Wish To Live: The Hip-hop Feminism Pedagogy Reader moves beyond the traditional understanding of the four elements of hip-hop culture - rapping, breakdancing, graffiti art, and deejaying - to articulate how hip-hop feminist scholarship can inform educational practices and spark, transform, encourage, and sustain local and global youth community activism efforts. This multi-genre and interdisciplinary reader engages performance, poetry, document analysis, playwriting, polemics, cultural critique, and autobiography to radically reimagine the political utility of hip-hop-informed social justice efforts that insist on an accountable analysis of identity and culture. Featuring scholarship from professors and graduate and undergraduate students actively involved in the work they profess, this book's commitment to making the practice of hip-hop feminist activism practical in our everyday lives is both compelling and unapologetic.
Ruth Nicole Brown (PhD in political science, University of Michigan, Ann Arbor) is an artist-scholar and an assistant professor in the Departments of Gender and Women's Studies and Education Policy, Organization and Leadership at the University of Illinois at Urbana-Champaign. She is the author of Black Girlhood Celebration: Toward a Hip-Hop Feminist Pedagogy (Peter Lang, 2009). Chamara Jewel Kwakye (PhD in educational policy studies, University of Illinois at Urbana-Champaign) is a scholar, storyteller, and performer. She is currently a Chancellor's Postdoctoral Research Fellow in the Department of African American Studies at the University of Illinois at Urbana-Champaign. Dr. Kwakye is currently writing a book that documents the life histories of Black women in the Academy.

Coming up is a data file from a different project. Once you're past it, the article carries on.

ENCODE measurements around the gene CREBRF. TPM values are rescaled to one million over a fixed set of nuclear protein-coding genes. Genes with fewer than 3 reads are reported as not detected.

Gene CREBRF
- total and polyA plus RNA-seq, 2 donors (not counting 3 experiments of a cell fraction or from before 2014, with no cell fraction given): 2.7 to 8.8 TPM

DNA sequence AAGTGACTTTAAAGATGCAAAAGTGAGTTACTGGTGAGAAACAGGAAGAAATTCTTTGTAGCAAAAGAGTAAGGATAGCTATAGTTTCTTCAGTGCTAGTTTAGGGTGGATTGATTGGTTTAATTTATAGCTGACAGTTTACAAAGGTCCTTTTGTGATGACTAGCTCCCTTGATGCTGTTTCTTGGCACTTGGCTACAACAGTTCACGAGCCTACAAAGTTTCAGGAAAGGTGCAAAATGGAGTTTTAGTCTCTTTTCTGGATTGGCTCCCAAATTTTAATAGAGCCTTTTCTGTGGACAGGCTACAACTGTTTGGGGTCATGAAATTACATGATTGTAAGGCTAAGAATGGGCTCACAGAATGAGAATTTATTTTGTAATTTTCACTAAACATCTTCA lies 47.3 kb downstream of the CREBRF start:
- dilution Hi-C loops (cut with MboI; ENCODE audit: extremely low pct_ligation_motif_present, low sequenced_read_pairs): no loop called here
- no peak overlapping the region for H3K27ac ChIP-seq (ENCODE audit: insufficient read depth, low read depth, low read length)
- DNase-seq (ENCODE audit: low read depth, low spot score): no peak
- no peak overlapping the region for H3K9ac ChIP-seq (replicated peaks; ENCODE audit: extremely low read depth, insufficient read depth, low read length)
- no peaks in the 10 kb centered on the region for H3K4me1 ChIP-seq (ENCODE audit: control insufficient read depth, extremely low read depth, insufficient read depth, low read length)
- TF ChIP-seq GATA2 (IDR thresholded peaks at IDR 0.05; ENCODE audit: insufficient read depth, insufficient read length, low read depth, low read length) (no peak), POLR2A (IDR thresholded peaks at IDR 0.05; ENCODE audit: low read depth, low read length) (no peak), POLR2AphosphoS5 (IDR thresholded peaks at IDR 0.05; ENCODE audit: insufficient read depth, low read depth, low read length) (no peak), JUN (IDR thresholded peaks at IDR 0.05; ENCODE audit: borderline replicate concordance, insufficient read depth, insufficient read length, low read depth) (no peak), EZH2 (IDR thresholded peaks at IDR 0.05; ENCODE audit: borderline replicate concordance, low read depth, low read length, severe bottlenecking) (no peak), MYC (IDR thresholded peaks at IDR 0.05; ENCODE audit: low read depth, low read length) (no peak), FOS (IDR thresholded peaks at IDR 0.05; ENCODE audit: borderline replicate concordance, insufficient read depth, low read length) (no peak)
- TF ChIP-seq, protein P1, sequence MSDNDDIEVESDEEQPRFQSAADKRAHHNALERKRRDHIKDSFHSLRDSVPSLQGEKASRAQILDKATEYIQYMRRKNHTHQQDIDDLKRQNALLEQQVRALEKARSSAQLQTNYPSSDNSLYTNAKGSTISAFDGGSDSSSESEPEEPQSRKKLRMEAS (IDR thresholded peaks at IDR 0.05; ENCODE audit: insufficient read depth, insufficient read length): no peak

Contents: Dominique C. Hill: An Unapologetic Lyric: A Warrior's Battle for Space in Education - Tanya Kozlowski: Who Wants 2 b Hard? A Lesbian of Color Critiques the Phrase "No Homo" in Hip-Hop - Darlene Vinicky: (Progressive) Hip-Hop Cartography - Zenzele Isoke: Lighting the Fire: Hip-Hop Feminism in a Midwestern Classroom - Ruth Nicole Brown: For Oya: I Love Myself Dancing... and Then Again When I Am Boxed in and Overwhelmed - Adilia James: The Black Girl Body as a Site of Sexual Terrorism - Christina Carney: The Politics of Representation for Black Women and the Impossibility of Queering the New Jersey 4/7 - Sheri Davis-Faulkner: Camp Carrot Seed: Reflections on a Critical Pedagogic Project - Chamara Jewel Kwakye: Dr. Theresa Bayarea: Dancing to Make Freedom - Shaunita Levison: Freedom Schools and Ella Baker - Porsha Olayiwola: Performance: "My legacy of imagination is not lost.". The Almighty and Most Powerful - Loy A. Webb: I Am A Woman - Tanya Kozlowski/Irene Christine Zavarsky/Christina Armstrong: Body Cypher Love: A Remix: A Hip-Hop Feminist Project - Blair Ebony Smith: Black Girl Night Talk - Durell Callier: Acting Out: A Performative Exploration of Identity, Healing, and Wholeness - Grenita Hall: Get It Girl Moments: A Reflection on Dance and Research - Sesali Bowen: The Bad Bitch Society: Discovering Love through Writing and the New Hip-Hop - Precious McClendon: Show Yo' Self - Christina Armstrong: A Conversation with Black Artemis - Lena Foote: A Mother and Daughter Talk Hip-Hop - J. Sean Callahan: Summer Vacation in B'ham, Alabama, or Southern Fried Feminism - DaYanna Crider: I Love Music! - Kristen Smith: In the Words of Others We Find Ourselves - Sheri Lewis: Youth (Young Adult) Organizing - Jessica Robinson: Can We Be for Black Girls and against Their Sexuality? - Porshe Garner: Check-In - Taylor-Imani Linear: On Being in the Service of Someone Else's Shine - Desiree McMillion: To the Visionary - Claudine Taaffe: Portrait of a Black Girl: Seeing Is NOT Believing.
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